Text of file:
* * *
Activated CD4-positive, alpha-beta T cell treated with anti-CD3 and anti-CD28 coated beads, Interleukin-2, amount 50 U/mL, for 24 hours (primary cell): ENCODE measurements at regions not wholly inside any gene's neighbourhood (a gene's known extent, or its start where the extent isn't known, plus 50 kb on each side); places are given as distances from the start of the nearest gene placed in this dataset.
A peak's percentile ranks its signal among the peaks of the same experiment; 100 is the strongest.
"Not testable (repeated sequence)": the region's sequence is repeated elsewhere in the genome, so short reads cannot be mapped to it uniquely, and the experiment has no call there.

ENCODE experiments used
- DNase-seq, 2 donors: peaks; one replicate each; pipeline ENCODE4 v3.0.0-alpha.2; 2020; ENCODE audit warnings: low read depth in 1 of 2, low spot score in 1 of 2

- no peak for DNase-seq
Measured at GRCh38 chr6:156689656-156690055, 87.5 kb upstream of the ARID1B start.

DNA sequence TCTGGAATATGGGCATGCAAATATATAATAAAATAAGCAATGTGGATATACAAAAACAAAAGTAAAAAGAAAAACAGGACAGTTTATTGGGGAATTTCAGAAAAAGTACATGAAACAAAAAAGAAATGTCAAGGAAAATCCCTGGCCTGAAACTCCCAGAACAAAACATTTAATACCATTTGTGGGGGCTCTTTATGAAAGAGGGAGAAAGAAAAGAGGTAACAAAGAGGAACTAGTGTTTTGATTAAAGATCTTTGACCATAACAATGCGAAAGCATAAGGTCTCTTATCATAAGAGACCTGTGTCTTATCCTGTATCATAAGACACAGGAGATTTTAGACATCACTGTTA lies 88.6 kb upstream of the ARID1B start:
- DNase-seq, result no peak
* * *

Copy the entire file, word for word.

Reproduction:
Activated CD4-positive, alpha-beta T cell treated with anti-CD3 and anti-CD28 coated beads, Interleukin-2, amount 50 U/mL, for 24 hours (primary cell): ENCODE measurements at regions not wholly inside any gene's neighbourhood (a gene's known extent, or its start where the extent isn't known, plus 50 kb on each side); places are given as distances from the start of the nearest gene placed in this dataset.
A peak's percentile ranks its signal among the peaks of the same experiment; 100 is the strongest.
"Not testable (repeated sequence)": the region's sequence is repeated elsewhere in the genome, so short reads cannot be mapped to it uniquely, and the experiment has no call there.

ENCODE experiments used
- DNase-seq, 2 donors: peaks; one replicate each; pipeline ENCODE4 v3.0.0-alpha.2; 2020; ENCODE audit warnings: low read depth in 1 of 2, low spot score in 1 of 2

- no peak for DNase-seq
Measured at GRCh38 chr6:156689656-156690055, 87.5 kb upstream of the ARID1B start.

DNA sequence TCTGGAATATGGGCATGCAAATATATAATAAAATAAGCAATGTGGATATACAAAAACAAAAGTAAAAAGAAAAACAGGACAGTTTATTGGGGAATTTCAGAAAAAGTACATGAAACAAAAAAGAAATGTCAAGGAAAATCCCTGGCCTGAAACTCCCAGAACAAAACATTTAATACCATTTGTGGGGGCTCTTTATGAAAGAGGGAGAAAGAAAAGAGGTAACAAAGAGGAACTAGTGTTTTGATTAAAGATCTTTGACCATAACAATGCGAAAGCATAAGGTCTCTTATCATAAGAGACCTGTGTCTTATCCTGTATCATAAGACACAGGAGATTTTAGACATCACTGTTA lies 88.6 kb upstream of the ARID1B start:
- DNase-seq, result no peak